#ThinkGlobalActLocal means creating positive change in your community with the health of the entire planet in mind. That change can start small — maybe it’s an idea, a daydream, a small revelation. The start of something big can come simply by looking outside your front door.
For Ron Finley, that’s how it began: by peering out at the barren lot in front of his house in South Central Los Angeles. His neighborhood is an area long-burdened by poverty, racial injustice, and systematic neglect. It’s a part of town monopolized by fast-food options, where fresh fruits and vegetables are hard to come by, and highly processed foods are either the most affordable or the only choice.
Ron says he began digging and planting because he wanted to beautify the surroundings, to be able to walk outside and see hummingbirds. He turned the 150’x10’ median into a garden bursting with edible fruits and vegetables on the north side of Exposition Blvd.
The LA Expo Line runs past the garden, and passengers on the train or passersby on the sidewalks can marvel at the 12' tall sunflowers Ron strategically planted on the corner to delight people because, in his words, “You can’t not smile if you see a sunflower.” Ron dubbed it the Gangsta Garden based on his desire to flip the script on the term ‘gangsta’ — because in his eyes, "Mother Nature is the most gangsta thing of all."
Before long, the Gangsta Garden became an inspiration. Ron’s goal is to inspire community members to regenerate their own land, plant some $#*! and transform the urban landscape into something nutritious and healing on all levels. Ron gave a TED Talk in 2013 that went viral and inspired many urban gardeners locally, nationally, and globally.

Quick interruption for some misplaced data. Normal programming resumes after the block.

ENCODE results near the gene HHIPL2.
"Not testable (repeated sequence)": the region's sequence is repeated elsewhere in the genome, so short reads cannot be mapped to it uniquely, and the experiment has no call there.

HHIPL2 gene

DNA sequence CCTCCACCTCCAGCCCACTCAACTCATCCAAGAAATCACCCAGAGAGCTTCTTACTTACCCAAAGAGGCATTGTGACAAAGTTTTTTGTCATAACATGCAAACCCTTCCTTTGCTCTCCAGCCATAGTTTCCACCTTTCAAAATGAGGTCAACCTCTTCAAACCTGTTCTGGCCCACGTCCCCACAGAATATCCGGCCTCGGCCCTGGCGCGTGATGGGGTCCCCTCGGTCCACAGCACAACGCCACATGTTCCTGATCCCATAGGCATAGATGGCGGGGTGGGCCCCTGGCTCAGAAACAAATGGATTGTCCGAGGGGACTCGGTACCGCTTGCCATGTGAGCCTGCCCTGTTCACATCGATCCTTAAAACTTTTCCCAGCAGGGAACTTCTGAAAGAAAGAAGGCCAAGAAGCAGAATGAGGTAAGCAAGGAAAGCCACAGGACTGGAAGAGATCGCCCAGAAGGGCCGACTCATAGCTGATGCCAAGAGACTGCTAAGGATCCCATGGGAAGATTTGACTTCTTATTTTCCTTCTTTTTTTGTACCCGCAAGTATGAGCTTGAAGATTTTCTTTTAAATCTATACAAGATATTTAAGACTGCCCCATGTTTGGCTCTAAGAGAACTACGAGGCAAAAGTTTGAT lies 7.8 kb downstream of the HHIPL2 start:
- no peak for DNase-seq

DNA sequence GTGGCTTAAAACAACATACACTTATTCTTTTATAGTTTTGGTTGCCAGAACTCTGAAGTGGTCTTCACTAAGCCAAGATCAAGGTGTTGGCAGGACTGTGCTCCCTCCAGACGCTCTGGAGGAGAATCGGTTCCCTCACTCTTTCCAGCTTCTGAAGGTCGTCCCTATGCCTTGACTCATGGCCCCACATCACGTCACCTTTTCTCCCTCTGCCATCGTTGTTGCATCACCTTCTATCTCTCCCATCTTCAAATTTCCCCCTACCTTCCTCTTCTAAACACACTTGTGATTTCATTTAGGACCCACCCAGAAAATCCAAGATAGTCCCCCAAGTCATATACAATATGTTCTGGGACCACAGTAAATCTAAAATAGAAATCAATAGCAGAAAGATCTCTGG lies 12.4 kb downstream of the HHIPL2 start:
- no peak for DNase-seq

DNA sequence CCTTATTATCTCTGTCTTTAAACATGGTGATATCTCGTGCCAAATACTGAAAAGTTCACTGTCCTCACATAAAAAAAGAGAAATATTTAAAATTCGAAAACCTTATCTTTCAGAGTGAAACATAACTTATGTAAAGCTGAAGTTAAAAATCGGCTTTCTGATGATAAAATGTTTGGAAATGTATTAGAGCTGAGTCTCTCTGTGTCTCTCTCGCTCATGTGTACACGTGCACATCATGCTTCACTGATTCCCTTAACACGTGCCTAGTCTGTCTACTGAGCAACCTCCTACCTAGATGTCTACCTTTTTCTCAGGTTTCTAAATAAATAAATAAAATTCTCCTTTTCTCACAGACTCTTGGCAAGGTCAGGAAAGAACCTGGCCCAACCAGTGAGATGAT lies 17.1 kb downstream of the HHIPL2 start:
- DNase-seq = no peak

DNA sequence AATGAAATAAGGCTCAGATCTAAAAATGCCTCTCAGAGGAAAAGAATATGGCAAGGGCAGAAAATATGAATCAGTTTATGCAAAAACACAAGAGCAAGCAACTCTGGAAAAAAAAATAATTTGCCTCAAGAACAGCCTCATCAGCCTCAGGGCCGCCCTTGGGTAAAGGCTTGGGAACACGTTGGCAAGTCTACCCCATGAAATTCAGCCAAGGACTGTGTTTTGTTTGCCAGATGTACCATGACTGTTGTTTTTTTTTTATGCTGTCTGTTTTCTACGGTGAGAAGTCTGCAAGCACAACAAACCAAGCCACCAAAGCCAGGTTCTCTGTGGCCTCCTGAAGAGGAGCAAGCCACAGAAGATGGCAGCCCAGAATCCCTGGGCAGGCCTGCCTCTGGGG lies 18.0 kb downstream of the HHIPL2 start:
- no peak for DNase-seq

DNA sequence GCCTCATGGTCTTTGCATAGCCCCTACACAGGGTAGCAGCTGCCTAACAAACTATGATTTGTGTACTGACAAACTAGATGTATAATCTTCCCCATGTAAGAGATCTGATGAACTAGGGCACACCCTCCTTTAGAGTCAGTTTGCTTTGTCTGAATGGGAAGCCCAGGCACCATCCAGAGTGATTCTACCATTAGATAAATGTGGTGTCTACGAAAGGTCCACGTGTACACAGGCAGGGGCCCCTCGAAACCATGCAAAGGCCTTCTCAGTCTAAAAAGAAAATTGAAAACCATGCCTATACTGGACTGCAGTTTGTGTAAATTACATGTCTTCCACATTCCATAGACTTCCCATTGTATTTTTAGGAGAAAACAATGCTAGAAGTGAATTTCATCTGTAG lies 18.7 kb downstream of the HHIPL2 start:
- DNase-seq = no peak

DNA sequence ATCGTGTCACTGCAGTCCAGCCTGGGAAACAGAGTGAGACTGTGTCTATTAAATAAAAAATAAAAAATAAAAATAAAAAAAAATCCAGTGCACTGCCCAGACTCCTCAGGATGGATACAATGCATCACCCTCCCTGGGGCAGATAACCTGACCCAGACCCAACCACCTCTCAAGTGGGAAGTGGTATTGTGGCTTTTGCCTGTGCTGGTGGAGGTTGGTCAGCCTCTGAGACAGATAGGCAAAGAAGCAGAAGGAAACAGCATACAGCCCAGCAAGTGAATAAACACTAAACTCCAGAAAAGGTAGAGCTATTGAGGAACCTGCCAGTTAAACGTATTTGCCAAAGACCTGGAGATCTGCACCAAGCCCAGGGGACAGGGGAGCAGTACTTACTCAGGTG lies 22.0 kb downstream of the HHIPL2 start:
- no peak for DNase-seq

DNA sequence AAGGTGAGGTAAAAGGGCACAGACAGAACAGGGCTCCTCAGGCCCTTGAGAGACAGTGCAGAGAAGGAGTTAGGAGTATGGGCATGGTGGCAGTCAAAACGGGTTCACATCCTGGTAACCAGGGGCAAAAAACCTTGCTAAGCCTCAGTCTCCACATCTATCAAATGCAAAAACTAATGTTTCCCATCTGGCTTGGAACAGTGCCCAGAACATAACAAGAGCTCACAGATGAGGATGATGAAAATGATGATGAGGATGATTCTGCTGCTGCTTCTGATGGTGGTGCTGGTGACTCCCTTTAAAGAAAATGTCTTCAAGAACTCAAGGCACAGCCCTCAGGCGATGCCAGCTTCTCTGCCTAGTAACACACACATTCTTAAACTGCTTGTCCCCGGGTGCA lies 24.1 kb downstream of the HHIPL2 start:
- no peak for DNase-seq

Greg Steltenpohl, CEO of Califia Farms, said, “Ron’s story hit many of us on a personal level. He’s really on the front line, tackling food deserts in underserved communities.”
The Gangsta Garden is a true expression of nature’s bounty: peach and plum trees, sweet potato (pro tip from Ron: the leaves are edible and highly nutritious), blooming artichokes, sugarcane, nasturtiums, and our personal favorites: almond and citrus trees. A hedge behind the sunflowers has been pruned to spell out the word “Love.” Ron uses cisterns and ollas, ancient techniques of water storage and irrigation, because he says they’re common sense when it comes to water conservation.
Ron’s identity is as rich as his garden: he’s an artist, a philosopher, a hero, a "community artivist", an educator, an orator, a nutritionist. The garden represents freedom and peace. It’s a sanctuary and oasis in the middle of South Central, and it’s growing in pursuit of the same great purpose of Califia Farms: to reverse-engineer a broken food system.
Recently, Ron's project came under the threat of eviction, and he’s being forced to either leave or purchase the land. Faced with this harsh reality, a friend of his started a GoFundMe to raise the $550K needed to keep the garden growing.
As members of the downtown LA community, Califia Farms was proud to contribute to the efforts to save the Gangsta Garden, donating $50,000 to the cause. By thinking globally and acting locally, Ron has heroically shown what gardens can do and the impact they can make on the health and wellbeing of an inner city and its constituents.
A placard at the garden reads: “Systems must be reevaluated, remodeled, reengineered, let’s rethink possibilities. Let’s reclaim, recycle, repurpose our lives and our resources instead of discarding everything. Reestablish community and reinvigorate neighborhoods, renew purpose and renew passion. Let’s reshape and reconfigure, recover, regenerate, revitalize our health and wellness. Restore soil. Resuscitate, revive, reawaken our planet. Let’s renovate and rehabilitate this whole f****ing system.”
Thank you to everyone at The Ron Finley Project for your dedication and work, and happy Earth Day from all of us at Califia Farms.
Let’s all go look outside our front doors.